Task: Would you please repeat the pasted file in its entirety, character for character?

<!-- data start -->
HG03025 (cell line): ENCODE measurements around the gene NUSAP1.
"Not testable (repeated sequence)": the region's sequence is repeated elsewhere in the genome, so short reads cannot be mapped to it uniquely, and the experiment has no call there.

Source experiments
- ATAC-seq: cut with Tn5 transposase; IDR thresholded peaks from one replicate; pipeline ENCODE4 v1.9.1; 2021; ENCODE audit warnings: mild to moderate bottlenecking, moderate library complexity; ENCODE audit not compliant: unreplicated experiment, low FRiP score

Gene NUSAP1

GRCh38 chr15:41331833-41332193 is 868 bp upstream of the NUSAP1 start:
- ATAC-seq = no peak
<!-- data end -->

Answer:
HG03025 (cell line): ENCODE measurements around the gene NUSAP1.
"Not testable (repeated sequence)": the region's sequence is repeated elsewhere in the genome, so short reads cannot be mapped to it uniquely, and the experiment has no call there.

Source experiments
- ATAC-seq: cut with Tn5 transposase; IDR thresholded peaks from one replicate; pipeline ENCODE4 v1.9.1; 2021; ENCODE audit warnings: mild to moderate bottlenecking, moderate library complexity; ENCODE audit not compliant: unreplicated experiment, low FRiP score

Gene NUSAP1

GRCh38 chr15:41331833-41332193 is 868 bp upstream of the NUSAP1 start:
- ATAC-seq = no peak